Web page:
In 2005, at age 18, he moved to San Francisco to attend the California Culinary Academy and then worked in a string of kitchens, including Wolfgang Puck’s Postrio, Michelin-starred spots such as Cortez, and then Masa’s, where he joined Chef Gregory Short’s staff. “It was a totally different ball game,” recalled Odbert, who’d sought a challenge and respected the restaurant’s professionalism. “It wasn’t necessarily a strict kitchen, but it was self-governed. People held each other accountable. You didn’t need a tyrant.”
He’d get a brief taste of the tyrannical at Meadowood in the Napa Valley, where he worked while the restaurant angled for its third Michelin star. “You would get shit thrown at you, or pushed up against a wall and yelled at in your face,” said Odbert. “If you’ve ever seen Hell’s Kitchen, it was like that, but in real life. At some point, it was really counterproductive.” It’s was nothing like Masa’s, said Odbert, explaining, “It’s like being taught by your father compared to being taught by someone who wants you to die.”
He returned to Masa’s for a couple more years and then helped open Spruce and The Alembic. “Those were all me looking for my new Masa’s, a place where I could grow,” he said. “It never happened.” He nearly opened a place with Orlando Pagan, now at The Village Pub of Woodside, but a lease fell through, and it was hard to get the momentum required without already being a star chef. “If you aren’t already someone,” he lamented, “then no one cares.”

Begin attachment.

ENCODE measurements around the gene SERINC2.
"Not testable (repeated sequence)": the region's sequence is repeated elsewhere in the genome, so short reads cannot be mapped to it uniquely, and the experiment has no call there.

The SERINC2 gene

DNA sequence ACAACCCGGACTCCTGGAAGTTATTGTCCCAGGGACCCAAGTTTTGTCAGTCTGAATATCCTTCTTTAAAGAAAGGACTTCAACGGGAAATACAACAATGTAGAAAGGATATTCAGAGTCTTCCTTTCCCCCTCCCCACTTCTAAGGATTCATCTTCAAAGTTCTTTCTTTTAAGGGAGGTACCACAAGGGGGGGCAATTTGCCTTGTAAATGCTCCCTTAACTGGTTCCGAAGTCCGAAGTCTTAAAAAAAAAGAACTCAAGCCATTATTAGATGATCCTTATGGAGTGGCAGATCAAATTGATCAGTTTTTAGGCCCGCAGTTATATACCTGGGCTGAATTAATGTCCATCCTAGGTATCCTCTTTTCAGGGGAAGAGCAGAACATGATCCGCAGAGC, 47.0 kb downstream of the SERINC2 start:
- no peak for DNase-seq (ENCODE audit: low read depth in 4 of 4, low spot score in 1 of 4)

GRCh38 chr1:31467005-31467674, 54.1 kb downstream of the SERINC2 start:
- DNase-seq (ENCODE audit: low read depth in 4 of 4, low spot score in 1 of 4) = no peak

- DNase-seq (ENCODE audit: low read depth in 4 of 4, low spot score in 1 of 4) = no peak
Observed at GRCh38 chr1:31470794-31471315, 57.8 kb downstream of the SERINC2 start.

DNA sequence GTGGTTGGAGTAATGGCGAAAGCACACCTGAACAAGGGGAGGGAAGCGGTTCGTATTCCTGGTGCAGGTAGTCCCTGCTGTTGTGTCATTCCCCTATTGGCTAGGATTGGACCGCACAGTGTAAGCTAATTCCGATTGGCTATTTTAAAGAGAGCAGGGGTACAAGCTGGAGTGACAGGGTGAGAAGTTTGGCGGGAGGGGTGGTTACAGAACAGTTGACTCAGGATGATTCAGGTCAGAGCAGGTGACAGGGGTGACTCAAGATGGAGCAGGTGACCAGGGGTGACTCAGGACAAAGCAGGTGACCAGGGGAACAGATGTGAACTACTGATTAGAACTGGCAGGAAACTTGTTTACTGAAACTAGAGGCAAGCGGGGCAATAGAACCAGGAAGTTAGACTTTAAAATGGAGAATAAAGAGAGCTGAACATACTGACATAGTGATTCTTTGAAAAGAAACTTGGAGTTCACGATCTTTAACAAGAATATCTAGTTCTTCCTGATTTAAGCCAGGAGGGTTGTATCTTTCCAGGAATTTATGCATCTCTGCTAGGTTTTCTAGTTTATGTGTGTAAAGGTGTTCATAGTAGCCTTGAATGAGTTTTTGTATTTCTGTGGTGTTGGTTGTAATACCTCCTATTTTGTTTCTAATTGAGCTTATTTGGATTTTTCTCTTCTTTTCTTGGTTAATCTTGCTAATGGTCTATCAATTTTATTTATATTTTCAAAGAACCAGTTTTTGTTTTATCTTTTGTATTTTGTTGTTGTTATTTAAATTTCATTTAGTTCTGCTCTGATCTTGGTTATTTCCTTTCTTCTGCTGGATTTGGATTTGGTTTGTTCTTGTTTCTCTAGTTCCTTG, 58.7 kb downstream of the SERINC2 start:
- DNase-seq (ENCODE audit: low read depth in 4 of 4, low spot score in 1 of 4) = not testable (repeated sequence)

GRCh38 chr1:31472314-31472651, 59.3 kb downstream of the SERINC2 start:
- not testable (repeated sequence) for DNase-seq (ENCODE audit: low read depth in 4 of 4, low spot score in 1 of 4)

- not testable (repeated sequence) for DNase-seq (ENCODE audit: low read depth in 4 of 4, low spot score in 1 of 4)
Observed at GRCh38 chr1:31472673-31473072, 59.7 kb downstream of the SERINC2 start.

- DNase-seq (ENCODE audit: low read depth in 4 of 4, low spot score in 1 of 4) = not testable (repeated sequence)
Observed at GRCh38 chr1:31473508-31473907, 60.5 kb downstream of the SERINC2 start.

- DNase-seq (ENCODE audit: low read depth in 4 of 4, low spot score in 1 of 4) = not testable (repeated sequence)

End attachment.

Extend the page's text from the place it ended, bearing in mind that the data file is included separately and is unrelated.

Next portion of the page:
So he returned home to the Central Coast, where he found the food scene expanding into such places as Ember in Arroyo Grande and The Spoon Trade in nearby Grover Beach. That growth is thanks largely to the influence of the wine industry, a globe-trotting, restaurant-loving demographic that now makes up about 80 percent of Six Test Kitchen’s business. Wine culture is also pushing culinary revolutions up the coast in Paso Robles and down this way in Los Alamos and the Santa Ynez Valley.
With his mom’s begrudged blessing, Odbert and his dad, who does similar work for a living, turned the garage into a commercial kitchen and started serving in November 2015. Two months later, “on January 15, at 2:54 p.m.,” said Odbert, representatives from the health, fire, police, and city planning departments showed up to shut him down for coloring way outside the rather strict restaurant-in-residence lines. Odbert then spent most of the next four months at City Hall, working out what was legal, and found that he could be classified as a cooking class, so long as he did not claim to be a restaurant. It may seem like a lucky loophole, but, in reality, I learned more about food during my three hours at Six Test Kitchen than I had in any previous experience of the past year. So while there aren’t hands-on lessons, those who come with inquisitive minds will find an intellectual feast.
And that’s exactly what Odbert hopes for Six Test Kitchen, which reopened on June 3 and has been serving a few meals each week. “There’s more to it than the food tastes good — anyone who has salt on their hand can make food taste good,” said Odbert, who dreams of expanding the concept to a proper 16-seat restaurant one day. “I want this to be thought-provoking.”
Learn more and make a reservation by visiting sixtestkitchen.com.